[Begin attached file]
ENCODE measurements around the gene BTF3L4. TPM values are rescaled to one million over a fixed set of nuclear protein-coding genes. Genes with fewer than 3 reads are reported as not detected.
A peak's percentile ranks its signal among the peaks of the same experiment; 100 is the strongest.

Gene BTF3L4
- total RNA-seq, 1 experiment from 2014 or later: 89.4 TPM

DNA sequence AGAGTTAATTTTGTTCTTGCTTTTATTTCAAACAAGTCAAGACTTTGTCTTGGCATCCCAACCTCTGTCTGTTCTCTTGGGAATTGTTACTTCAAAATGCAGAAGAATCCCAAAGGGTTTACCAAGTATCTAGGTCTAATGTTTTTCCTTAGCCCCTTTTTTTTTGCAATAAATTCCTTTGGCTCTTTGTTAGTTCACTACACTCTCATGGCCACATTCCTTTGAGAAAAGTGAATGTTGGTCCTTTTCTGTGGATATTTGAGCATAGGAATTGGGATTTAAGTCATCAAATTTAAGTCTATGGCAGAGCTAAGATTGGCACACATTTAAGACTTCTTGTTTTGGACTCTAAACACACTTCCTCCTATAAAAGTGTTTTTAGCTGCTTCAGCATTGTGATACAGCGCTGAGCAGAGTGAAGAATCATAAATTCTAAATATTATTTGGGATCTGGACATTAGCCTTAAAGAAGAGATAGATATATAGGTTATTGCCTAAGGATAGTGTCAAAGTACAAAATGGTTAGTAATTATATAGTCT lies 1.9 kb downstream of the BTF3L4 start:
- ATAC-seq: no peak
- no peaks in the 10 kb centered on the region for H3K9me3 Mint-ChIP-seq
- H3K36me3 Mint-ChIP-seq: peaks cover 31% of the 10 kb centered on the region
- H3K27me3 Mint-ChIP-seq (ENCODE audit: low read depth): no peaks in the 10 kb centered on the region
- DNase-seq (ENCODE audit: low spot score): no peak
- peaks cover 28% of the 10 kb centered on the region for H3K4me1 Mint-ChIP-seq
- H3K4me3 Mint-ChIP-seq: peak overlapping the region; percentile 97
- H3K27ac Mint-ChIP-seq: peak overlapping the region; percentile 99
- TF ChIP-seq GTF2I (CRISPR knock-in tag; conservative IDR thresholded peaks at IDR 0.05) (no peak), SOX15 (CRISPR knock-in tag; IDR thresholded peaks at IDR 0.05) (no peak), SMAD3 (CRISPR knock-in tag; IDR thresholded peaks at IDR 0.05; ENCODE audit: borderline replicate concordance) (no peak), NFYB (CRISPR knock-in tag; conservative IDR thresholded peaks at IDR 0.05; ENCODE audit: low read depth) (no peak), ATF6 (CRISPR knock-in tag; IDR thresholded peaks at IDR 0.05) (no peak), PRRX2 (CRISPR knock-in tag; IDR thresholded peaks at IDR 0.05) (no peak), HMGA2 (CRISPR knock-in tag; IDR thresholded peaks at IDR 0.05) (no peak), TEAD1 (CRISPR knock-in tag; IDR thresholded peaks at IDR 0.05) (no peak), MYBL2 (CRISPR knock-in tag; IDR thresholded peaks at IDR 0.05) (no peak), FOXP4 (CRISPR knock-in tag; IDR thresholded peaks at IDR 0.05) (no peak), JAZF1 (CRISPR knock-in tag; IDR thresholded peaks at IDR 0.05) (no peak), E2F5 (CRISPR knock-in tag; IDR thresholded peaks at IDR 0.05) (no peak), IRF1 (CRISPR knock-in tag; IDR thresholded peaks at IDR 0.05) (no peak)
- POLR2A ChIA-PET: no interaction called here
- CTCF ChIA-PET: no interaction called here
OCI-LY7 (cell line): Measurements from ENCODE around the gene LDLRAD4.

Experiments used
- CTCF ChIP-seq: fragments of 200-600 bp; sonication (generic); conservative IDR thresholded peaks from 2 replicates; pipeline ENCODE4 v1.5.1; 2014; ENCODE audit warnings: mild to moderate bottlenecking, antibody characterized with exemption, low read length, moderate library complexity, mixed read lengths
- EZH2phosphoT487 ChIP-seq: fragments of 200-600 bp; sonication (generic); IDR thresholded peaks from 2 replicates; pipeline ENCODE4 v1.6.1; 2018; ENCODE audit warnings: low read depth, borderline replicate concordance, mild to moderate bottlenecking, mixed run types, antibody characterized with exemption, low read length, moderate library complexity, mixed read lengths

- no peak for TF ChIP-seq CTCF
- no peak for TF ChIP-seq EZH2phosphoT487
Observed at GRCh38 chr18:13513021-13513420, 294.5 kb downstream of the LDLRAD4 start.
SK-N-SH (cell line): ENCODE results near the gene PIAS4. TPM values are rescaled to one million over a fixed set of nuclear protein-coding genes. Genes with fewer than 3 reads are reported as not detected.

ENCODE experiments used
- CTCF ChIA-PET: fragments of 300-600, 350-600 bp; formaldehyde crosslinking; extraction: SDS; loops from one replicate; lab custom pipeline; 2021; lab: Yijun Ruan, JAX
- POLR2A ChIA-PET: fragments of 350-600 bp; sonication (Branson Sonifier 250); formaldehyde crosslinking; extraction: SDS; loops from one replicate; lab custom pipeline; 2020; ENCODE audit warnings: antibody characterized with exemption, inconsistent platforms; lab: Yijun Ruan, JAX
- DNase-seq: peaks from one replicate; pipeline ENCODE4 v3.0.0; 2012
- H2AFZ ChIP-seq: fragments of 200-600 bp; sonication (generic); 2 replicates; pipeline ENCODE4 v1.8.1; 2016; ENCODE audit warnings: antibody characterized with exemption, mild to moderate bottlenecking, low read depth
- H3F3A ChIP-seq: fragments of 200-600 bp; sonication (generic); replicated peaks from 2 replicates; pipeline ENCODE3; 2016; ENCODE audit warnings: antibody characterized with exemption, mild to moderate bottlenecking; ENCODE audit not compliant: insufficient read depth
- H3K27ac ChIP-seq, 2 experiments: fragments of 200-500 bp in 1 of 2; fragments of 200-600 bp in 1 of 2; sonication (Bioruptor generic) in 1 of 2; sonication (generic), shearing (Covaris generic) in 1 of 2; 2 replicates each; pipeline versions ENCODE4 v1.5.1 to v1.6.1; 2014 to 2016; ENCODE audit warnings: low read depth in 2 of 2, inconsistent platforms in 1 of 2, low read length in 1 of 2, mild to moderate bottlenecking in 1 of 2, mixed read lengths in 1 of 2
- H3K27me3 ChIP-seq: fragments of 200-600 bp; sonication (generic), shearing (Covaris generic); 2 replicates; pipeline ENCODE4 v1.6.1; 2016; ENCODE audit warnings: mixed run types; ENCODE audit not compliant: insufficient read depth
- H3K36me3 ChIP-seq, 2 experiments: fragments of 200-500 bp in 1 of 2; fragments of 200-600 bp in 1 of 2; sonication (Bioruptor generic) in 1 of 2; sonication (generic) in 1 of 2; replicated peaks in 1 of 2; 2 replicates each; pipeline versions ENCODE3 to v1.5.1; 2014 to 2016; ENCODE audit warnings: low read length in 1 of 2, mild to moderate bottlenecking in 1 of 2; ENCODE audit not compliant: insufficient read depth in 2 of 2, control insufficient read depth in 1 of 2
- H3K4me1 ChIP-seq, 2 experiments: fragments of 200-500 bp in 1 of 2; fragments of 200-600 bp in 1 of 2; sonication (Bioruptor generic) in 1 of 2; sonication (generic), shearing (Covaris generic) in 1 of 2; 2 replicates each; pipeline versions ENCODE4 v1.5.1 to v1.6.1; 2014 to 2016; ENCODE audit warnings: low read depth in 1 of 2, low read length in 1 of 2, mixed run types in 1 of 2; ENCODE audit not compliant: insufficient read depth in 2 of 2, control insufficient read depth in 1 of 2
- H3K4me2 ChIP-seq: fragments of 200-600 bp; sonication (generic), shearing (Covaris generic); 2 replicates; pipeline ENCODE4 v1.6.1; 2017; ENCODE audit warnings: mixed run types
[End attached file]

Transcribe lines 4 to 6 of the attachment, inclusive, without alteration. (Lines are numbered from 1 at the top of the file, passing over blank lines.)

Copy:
- total RNA-seq, 1 experiment from 2014 or later: 89.4 TPM

DNA sequence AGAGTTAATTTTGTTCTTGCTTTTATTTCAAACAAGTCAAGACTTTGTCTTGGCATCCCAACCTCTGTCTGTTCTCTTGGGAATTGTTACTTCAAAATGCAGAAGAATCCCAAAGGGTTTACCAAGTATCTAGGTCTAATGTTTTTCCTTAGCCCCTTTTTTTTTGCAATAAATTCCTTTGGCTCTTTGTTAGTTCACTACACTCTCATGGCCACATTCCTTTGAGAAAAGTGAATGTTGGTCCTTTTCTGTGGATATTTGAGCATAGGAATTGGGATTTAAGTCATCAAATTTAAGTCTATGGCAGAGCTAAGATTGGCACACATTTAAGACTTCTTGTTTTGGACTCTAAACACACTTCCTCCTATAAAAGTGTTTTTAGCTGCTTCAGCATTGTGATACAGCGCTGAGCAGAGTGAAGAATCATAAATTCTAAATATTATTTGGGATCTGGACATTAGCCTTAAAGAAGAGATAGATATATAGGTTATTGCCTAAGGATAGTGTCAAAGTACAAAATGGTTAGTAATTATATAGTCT lies 1.9 kb downstream of the BTF3L4 start:
- ATAC-seq: no peak